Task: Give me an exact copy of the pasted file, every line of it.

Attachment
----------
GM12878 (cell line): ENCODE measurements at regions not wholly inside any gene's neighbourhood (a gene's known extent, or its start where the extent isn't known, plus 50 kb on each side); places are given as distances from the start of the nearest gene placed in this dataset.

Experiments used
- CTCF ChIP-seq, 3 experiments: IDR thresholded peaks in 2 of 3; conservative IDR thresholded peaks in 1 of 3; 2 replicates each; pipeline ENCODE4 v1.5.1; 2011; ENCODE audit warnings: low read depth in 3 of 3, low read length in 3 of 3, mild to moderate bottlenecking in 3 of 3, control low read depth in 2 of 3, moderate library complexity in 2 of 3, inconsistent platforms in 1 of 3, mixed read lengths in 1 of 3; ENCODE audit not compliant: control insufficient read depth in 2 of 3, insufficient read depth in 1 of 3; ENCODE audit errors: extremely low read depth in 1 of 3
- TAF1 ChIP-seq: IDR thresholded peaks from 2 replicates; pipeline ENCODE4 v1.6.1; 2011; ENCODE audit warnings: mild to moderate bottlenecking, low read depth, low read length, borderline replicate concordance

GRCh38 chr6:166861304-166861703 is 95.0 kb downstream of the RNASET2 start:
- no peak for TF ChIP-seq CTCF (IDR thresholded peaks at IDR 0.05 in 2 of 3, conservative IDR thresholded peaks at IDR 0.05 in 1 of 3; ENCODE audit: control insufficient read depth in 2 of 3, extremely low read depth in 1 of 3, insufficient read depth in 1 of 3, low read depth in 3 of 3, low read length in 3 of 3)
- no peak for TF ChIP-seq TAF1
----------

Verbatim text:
GM12878 (cell line): ENCODE measurements at regions not wholly inside any gene's neighbourhood (a gene's known extent, or its start where the extent isn't known, plus 50 kb on each side); places are given as distances from the start of the nearest gene placed in this dataset.

Experiments used
- CTCF ChIP-seq, 3 experiments: IDR thresholded peaks in 2 of 3; conservative IDR thresholded peaks in 1 of 3; 2 replicates each; pipeline ENCODE4 v1.5.1; 2011; ENCODE audit warnings: low read depth in 3 of 3, low read length in 3 of 3, mild to moderate bottlenecking in 3 of 3, control low read depth in 2 of 3, moderate library complexity in 2 of 3, inconsistent platforms in 1 of 3, mixed read lengths in 1 of 3; ENCODE audit not compliant: control insufficient read depth in 2 of 3, insufficient read depth in 1 of 3; ENCODE audit errors: extremely low read depth in 1 of 3
- TAF1 ChIP-seq: IDR thresholded peaks from 2 replicates; pipeline ENCODE4 v1.6.1; 2011; ENCODE audit warnings: mild to moderate bottlenecking, low read depth, low read length, borderline replicate concordance

GRCh38 chr6:166861304-166861703 is 95.0 kb downstream of the RNASET2 start:
- no peak for TF ChIP-seq CTCF (IDR thresholded peaks at IDR 0.05 in 2 of 3, conservative IDR thresholded peaks at IDR 0.05 in 1 of 3; ENCODE audit: control insufficient read depth in 2 of 3, extremely low read depth in 1 of 3, insufficient read depth in 1 of 3, low read depth in 3 of 3, low read length in 3 of 3)
- no peak for TF ChIP-seq TAF1